Anna Komnene

Anna Komnene
Porphyrogenita of the Byzantine Empire
Spouse Nikephoros Bryennios the Younger
Issue
Alexios Komnenos, Megas doux
John Doukas
Irene Doukaina
Maria Bryennaina Komnene
Full name
Anna Komnene
Greek: Άννα Κομνηνή
House House of Komnenos (by birth)
Bryennios (noble family; by marriage)
Father Alexios I Komnenos
Mother Irene Doukaina
Born 1 December 1083
Porphyra Chamber, Great Palace of Constantinople, Constantinople, Byzantine Empire
Died 1153 (aged 70)
Monastery of Kecharitomene, Constantinople, Byzantine Empire

Anna Komnene, Latinized as Comnena (Greek: Άννα Κομνηνή, Anna Komnēnē; December 1, 1083 – 1153) was a Greek princess and scholar and the daughter of Emperor Alexios I Komnenos of Byzantium and Irene Doukaina.[1] She wrote the Alexiad, a historical account of her father’s reign, which is unique in that it was written by a princess about her father.[2]

Contents

Family and early life

Anna was born in the Porphyra Chamber (the purple chamber) of the imperial palace of Constantinople and was thus a porphyrogenita.[3] She notes her imperial heritage in the Alexiad by stating that she was “born and bred in the purple."[4] She was the eldest of seven children and her younger siblings were (in order of birth) Maria Komnene, John II Komnenos, Andronikos Komnenos, Isaac Komnenos, Eudokia Komnene, Theodora Komnene.[5]

In the Alexiad Anna emphasizes her affection for her parents in stating her relation to Alexios and Irene.[6] Additionally, Anna demonstrates her close familial ties in describing the scene when her mother, Irene, was pregnant, waiting for two days to give birth so that Alexios could be there.[7] Historian Angeliki Laiou states that Anna presents this “as evidence of the obedience she showed her parents,” and as a demonstration of her familial affection.[8] Anna notes in the Alexiad in her early childhood that she was raised by the former empress, Maria of Alania, who was the mother of Anna’s first fiancé, Constantine Doukas.[9] The fact that Anna was raised by her future mother-in-law was a common custom.[10]

Education

Anna writes at the beginning of the Alexiad about her education, highlighting her experience with literature, Greek language, rhetoric, and sciences.[11] Anna was noted for her education by the medieval scholar, Niketas Choniates who wrote that Anna “was ardently devoted to philosophy, the queen of all sciences, and was educated in every field."[12] Modern historian Carolyn L. Connor states that, “education is central to Anna’s self-definition.”[13] Anna’s conception of her education is shown in her testament, which credits her parents for allowing her to obtain an education.[14] This testament is in contrast to a funeral oration about Anna given by her contemporary, Georgios Tornikes. In his oration he says that she had to read ancient poetry, such as the Odyssey, in secret because her parents disapproved of its dealing with poly-theism and other “dangerous exploits,” which were considered “dangerous” for men and “excessively insidious” for women. Tornikes goes on to say that Anna “braced the weakness of her soul” and studied the poetry “taking care not to be detected by her parents.”[15]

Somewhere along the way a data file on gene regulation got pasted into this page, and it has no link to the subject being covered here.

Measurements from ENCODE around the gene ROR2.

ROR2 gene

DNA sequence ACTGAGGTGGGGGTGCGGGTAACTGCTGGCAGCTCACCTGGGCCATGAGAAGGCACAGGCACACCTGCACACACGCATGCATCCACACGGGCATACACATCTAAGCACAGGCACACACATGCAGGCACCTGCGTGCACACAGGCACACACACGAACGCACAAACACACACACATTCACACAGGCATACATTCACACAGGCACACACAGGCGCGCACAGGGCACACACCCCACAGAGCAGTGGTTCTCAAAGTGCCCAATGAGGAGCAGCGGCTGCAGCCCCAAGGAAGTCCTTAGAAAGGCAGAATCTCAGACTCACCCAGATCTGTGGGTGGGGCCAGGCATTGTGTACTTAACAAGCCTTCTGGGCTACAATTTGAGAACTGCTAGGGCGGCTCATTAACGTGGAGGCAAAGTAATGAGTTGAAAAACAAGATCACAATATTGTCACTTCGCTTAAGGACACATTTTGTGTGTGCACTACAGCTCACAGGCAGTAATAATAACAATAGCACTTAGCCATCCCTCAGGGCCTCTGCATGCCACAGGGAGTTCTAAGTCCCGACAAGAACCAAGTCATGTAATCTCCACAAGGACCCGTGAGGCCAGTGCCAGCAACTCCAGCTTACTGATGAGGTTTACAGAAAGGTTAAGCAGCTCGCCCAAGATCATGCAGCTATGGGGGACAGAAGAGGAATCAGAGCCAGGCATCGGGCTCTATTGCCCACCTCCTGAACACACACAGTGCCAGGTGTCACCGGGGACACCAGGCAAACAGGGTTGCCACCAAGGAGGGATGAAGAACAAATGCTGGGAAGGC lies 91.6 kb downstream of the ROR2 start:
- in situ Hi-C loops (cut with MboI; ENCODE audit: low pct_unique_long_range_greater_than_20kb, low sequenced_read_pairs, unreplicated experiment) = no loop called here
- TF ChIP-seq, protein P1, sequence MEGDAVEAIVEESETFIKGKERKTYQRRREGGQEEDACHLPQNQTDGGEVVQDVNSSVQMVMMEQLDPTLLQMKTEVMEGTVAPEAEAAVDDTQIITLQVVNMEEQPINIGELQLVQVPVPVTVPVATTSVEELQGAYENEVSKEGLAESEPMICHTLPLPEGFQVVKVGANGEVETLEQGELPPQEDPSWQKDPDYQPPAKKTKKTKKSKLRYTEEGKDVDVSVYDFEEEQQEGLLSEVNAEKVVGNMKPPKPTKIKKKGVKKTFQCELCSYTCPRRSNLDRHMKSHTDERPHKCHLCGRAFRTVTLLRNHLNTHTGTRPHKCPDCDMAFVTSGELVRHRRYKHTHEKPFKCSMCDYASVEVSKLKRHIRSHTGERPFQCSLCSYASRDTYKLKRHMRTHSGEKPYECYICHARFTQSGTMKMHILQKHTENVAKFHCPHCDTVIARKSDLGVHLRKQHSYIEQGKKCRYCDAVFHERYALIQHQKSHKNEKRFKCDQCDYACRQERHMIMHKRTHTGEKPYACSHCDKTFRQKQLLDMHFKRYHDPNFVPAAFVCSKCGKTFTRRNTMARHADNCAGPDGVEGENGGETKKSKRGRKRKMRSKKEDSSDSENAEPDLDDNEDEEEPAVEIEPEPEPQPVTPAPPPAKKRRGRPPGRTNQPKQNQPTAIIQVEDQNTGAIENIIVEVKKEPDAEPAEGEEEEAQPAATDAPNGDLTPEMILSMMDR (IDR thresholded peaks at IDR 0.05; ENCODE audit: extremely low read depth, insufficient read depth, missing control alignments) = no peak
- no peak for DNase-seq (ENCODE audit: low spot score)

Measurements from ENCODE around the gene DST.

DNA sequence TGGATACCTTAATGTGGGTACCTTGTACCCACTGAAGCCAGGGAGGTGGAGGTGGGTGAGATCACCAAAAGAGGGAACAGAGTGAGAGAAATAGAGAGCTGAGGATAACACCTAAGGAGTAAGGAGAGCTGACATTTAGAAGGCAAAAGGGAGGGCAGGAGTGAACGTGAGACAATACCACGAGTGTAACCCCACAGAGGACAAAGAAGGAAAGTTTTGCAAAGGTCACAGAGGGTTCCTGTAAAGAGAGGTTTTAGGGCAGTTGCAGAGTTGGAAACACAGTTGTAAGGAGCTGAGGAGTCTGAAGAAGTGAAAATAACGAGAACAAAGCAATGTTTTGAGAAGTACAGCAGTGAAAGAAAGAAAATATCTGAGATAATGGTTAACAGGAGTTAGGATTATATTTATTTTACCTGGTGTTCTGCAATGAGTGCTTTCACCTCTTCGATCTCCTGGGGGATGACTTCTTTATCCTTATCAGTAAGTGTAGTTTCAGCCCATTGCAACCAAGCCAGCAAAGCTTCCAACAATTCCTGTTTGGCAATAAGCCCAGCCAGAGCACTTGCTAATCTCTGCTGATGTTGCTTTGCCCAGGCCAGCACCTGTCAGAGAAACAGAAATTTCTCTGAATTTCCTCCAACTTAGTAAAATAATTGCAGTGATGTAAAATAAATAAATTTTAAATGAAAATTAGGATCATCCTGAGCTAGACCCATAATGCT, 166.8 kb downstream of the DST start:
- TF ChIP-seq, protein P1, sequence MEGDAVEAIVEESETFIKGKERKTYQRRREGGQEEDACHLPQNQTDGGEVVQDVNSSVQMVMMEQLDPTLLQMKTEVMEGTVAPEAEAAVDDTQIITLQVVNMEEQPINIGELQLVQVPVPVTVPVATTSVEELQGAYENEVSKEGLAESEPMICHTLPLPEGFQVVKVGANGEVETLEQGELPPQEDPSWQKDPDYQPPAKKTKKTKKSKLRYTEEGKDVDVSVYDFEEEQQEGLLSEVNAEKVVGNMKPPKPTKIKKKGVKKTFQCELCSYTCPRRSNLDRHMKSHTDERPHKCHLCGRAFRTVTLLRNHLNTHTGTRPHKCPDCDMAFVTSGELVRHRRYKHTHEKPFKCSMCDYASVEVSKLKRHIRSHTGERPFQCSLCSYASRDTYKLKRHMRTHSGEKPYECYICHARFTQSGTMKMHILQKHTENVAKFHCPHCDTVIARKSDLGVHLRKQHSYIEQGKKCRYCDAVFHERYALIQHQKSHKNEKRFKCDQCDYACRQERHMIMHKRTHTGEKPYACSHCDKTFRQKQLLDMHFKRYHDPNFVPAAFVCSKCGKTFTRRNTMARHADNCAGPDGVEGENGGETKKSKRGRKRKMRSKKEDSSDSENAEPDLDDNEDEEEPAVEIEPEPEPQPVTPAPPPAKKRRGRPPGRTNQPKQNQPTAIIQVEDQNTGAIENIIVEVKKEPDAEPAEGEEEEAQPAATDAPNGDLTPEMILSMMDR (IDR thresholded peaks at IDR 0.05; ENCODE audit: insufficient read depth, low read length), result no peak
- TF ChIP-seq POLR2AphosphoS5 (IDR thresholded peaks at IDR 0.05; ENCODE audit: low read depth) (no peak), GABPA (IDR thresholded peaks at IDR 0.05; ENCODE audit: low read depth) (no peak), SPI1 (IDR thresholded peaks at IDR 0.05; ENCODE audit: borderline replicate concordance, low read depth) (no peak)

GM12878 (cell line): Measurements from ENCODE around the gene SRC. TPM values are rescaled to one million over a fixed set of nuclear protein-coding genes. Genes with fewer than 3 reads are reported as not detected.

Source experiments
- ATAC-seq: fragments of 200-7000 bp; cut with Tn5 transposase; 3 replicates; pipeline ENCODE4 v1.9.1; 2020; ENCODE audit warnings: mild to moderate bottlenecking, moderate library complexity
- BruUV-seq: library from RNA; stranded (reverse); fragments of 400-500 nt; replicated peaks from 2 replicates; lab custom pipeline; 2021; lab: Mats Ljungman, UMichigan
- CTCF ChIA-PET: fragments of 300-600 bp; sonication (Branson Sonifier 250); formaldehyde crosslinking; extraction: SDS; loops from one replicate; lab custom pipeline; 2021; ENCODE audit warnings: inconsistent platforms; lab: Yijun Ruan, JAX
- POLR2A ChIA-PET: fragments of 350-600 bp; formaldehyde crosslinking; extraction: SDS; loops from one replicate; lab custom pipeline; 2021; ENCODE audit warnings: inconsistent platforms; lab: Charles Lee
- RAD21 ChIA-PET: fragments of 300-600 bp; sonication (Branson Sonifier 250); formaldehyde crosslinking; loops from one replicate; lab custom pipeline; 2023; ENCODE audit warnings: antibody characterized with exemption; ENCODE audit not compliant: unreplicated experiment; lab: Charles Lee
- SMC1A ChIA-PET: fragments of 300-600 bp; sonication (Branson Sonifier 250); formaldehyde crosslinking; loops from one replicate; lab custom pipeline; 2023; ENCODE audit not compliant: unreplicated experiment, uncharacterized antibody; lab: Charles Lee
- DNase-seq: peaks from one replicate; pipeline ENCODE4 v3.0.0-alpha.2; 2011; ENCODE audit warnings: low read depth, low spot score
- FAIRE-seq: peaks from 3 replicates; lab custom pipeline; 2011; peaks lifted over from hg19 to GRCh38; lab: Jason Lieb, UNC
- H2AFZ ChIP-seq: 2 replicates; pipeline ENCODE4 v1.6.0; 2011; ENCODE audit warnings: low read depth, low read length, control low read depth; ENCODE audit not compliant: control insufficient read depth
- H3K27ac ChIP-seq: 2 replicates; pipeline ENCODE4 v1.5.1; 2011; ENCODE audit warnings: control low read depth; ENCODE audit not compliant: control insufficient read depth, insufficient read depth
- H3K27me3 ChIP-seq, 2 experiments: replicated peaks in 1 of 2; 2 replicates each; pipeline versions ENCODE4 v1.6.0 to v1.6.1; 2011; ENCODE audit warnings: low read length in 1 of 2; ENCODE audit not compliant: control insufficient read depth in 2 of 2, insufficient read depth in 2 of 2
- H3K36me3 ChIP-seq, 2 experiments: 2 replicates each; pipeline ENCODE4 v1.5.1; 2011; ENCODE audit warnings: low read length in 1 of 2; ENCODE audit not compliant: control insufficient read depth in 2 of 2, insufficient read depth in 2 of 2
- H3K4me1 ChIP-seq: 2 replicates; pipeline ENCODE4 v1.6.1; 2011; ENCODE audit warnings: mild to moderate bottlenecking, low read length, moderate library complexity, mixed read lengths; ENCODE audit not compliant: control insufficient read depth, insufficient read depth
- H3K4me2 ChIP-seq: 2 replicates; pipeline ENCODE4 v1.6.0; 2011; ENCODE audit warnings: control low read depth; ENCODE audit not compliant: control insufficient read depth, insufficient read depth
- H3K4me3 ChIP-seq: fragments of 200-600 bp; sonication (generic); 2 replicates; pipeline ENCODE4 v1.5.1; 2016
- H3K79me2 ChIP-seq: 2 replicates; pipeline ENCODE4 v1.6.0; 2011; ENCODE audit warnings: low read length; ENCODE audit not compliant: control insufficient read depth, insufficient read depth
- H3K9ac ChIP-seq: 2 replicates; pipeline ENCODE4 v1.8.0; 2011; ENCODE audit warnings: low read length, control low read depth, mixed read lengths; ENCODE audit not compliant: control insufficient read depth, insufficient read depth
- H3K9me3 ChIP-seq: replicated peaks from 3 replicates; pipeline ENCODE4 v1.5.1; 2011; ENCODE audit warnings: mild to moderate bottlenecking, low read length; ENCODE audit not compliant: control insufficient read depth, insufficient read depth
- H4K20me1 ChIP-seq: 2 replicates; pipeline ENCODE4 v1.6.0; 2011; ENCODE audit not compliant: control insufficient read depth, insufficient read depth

Betrothal and marriage

As was customary for nobility in the medieval times, Anna was betrothed at infancy. She was to marry Constantine Doukas, the son of Emperor Michael VII and Maria of Alania. Because at the time of the engagement Emperor Alexios I had no rightful male heirs to inherit the throne, young Constantine was proclaimed the co-emperor of the Byzantine Empire. However, in 1087 a blood heir, John II, was born, and Constantine had to forfeit his imperial claims. He died shortly thereafter.

In 1097, 14-year-old Anna Komnene married an accomplished young nobleman, the Caesar Nikephoros Bryennios the Younger. Nikephoros Bryennios was the son of an aristocratic family that had contested the throne before the accession of Alexios I. Nikephoros was also a renowned statesman, general, and historian. Anna claimed that the marriage was a political union rather than one of love. For the most part, however, it proved to be a successful union for forty years, and produced four children—Alexios Komnenos, John Doukas, Irene Doukaina, and Maria Bryennaina Komnene.

Claim to the throne

In 1087, Anna’s brother, John II Komnenos, was born. Several years after his birth, in 1092, John was designated emperor.[16] According to Niketas Choniates, Emperor Alexios, Anna’s father, “favored” John and declared him emperor. On the other hand, Anna’s mother, Irene Doukaina, according to Choniates “threw her full influence on the side of [Anna]” and “continually attempted” to persuade the emperor to designate Nikephoros Bryennios, Anna’s husband, as emperor.[17] Around 1112, Alexios fell sick with rheumatism and could not move. He therefore turned the civil government over to his wife, Irene Doukaina, who directed the administration to Anna’s husband, Nikephoros Bryennios.[18] As Emperor Alexios lay dying in his imperial bedchamber, John, according to Choniates, arrived and “secretly” took the emperor’s ring from his father during an embrace “as though in mourning.”[19] In 1118, Alexios I Komnenos died.[20] A clergy in Hagia Sophia acclaimed John emperor thereafter.[21]